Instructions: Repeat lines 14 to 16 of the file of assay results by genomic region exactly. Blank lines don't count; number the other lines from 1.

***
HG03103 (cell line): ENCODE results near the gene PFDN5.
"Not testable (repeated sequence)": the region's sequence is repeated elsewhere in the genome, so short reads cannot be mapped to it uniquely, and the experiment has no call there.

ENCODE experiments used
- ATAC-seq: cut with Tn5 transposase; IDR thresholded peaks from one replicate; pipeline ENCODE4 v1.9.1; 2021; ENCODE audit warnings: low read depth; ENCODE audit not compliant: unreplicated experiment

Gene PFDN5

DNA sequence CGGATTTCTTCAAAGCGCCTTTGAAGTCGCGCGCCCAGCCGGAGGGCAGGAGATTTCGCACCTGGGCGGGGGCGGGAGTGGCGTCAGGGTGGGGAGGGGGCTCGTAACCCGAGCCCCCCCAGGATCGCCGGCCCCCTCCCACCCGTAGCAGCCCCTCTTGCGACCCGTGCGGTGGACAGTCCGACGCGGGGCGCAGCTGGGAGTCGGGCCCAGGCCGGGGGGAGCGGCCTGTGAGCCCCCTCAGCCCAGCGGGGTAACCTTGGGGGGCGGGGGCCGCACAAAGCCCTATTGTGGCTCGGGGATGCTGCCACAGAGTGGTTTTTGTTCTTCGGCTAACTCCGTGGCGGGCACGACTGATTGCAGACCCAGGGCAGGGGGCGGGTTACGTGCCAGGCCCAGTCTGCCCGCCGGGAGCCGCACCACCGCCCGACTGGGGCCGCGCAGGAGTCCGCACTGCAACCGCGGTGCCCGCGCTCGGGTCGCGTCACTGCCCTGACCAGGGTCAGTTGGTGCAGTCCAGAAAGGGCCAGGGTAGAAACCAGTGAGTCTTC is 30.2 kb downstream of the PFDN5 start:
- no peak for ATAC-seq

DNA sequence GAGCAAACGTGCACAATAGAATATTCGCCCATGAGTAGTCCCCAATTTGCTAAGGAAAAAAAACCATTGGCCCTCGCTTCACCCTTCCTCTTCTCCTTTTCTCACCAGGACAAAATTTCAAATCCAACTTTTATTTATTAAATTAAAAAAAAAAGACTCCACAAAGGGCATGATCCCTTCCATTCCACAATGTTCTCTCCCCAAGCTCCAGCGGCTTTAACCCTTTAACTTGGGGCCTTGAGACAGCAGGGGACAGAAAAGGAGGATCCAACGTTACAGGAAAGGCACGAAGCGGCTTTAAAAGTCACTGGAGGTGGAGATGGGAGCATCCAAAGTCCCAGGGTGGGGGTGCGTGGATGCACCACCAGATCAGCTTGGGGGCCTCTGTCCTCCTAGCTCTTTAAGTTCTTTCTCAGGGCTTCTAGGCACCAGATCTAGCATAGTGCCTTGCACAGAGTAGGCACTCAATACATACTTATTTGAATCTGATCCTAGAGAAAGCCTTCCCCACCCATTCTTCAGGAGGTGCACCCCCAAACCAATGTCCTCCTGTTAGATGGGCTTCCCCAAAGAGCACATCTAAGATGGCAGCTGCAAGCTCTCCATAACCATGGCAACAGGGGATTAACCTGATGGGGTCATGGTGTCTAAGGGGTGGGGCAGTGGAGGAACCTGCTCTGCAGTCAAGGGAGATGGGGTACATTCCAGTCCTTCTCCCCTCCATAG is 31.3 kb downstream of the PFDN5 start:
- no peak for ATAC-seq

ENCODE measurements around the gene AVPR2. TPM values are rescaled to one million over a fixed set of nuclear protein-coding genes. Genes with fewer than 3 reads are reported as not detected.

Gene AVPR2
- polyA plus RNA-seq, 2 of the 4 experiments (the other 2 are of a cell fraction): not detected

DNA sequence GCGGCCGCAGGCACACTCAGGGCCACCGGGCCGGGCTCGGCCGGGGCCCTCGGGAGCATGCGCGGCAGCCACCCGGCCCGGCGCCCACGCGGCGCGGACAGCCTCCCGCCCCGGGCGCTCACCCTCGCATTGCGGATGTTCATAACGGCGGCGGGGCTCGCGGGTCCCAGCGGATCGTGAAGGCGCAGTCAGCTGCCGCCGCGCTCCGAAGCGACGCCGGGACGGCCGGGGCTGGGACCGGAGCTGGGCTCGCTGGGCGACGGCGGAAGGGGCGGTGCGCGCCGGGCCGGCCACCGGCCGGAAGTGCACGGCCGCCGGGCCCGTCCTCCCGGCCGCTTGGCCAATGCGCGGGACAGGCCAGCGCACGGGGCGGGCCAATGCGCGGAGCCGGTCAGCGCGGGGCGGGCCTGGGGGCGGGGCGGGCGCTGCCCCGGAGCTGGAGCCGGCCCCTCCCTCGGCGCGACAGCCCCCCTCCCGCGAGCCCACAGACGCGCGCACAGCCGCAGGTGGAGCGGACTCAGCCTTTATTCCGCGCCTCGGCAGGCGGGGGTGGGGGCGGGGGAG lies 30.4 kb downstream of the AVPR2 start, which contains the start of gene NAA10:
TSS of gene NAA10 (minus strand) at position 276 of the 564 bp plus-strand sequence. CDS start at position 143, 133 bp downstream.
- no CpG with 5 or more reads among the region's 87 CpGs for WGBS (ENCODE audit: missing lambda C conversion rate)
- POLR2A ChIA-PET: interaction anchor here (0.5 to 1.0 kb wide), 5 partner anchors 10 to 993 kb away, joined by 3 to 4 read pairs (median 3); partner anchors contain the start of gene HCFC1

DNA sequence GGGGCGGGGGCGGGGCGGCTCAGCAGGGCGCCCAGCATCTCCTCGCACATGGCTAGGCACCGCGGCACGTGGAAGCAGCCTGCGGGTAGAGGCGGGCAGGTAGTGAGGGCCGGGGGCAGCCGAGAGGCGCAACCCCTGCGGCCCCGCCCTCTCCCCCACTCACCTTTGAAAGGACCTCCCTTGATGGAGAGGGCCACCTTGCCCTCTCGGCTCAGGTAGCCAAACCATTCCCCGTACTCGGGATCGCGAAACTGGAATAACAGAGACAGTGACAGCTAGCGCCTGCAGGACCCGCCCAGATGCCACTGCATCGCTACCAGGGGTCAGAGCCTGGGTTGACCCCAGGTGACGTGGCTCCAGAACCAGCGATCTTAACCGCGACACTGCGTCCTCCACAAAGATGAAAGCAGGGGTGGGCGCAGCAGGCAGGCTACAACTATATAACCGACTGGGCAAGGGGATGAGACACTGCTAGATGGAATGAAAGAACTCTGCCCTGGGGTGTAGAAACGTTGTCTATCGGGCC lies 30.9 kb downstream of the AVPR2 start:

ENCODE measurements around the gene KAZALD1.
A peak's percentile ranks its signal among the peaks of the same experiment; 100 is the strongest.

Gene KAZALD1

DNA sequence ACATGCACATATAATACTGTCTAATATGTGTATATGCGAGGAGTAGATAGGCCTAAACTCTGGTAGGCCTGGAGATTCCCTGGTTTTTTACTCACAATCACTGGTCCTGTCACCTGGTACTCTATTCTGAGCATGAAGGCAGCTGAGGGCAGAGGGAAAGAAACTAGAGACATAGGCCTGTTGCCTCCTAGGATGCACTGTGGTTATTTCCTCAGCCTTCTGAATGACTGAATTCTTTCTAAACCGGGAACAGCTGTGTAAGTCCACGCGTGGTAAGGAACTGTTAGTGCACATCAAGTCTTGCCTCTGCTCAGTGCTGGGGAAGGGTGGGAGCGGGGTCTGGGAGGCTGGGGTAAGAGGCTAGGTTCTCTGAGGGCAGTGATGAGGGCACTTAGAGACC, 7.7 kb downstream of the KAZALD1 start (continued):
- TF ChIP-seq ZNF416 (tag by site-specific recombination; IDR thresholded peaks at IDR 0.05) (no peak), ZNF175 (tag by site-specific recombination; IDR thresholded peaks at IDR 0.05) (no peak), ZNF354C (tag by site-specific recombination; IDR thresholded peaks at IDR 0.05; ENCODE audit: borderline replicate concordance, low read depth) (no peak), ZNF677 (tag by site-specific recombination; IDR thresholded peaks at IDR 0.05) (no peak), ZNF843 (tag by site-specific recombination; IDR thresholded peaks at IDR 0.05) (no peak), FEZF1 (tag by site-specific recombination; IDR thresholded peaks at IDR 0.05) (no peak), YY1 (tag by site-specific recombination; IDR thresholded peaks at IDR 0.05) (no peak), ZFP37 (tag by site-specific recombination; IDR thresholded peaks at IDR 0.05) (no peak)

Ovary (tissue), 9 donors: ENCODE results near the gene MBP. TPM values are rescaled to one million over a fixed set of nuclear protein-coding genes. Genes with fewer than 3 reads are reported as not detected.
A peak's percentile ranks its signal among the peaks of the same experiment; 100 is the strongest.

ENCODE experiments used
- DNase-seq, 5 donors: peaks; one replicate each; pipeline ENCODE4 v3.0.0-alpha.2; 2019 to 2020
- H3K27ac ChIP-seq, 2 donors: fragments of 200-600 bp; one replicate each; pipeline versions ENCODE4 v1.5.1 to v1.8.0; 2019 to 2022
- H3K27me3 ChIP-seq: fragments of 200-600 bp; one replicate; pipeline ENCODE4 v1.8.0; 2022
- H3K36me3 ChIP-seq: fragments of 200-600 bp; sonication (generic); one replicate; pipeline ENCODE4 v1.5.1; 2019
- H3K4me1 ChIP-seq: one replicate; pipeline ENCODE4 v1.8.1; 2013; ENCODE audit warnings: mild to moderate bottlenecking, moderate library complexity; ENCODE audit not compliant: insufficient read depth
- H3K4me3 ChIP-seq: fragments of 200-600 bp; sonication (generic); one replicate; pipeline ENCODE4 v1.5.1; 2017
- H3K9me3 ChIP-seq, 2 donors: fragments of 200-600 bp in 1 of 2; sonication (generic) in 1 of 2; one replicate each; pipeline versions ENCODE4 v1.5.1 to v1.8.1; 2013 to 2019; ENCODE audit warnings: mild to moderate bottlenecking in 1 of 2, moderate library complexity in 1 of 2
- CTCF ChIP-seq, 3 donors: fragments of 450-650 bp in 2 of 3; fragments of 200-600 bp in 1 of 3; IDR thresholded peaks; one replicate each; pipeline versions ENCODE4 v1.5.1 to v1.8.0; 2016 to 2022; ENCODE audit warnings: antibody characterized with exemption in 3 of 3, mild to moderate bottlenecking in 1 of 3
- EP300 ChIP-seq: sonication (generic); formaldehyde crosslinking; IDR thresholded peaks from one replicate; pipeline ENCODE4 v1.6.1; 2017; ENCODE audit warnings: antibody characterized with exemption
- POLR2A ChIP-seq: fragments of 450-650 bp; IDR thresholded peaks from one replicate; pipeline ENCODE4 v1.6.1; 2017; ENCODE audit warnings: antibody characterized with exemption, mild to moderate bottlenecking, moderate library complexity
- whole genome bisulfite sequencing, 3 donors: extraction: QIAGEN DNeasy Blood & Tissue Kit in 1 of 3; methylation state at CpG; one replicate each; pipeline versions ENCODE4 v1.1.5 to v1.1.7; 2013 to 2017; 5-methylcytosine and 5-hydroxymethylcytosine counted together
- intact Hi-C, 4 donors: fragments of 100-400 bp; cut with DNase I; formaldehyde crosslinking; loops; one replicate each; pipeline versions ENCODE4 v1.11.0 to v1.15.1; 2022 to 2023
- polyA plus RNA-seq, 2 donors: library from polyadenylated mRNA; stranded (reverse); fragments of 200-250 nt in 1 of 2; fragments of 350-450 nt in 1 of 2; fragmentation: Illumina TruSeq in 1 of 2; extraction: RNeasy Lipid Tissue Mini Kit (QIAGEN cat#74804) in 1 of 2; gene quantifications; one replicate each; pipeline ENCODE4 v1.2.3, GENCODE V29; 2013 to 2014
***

TSS of gene NAA10 (minus strand) at position 276 of the 564 bp plus-strand sequence. CDS start at position 143, 133 bp downstream.
- no CpG with 5 or more reads among the region's 87 CpGs for WGBS (ENCODE audit: missing lambda C conversion rate)
- POLR2A ChIA-PET: interaction anchor here (0.5 to 1.0 kb wide), 5 partner anchors 10 to 993 kb away, joined by 3 to 4 read pairs (median 3); partner anchors contain the start of gene HCFC1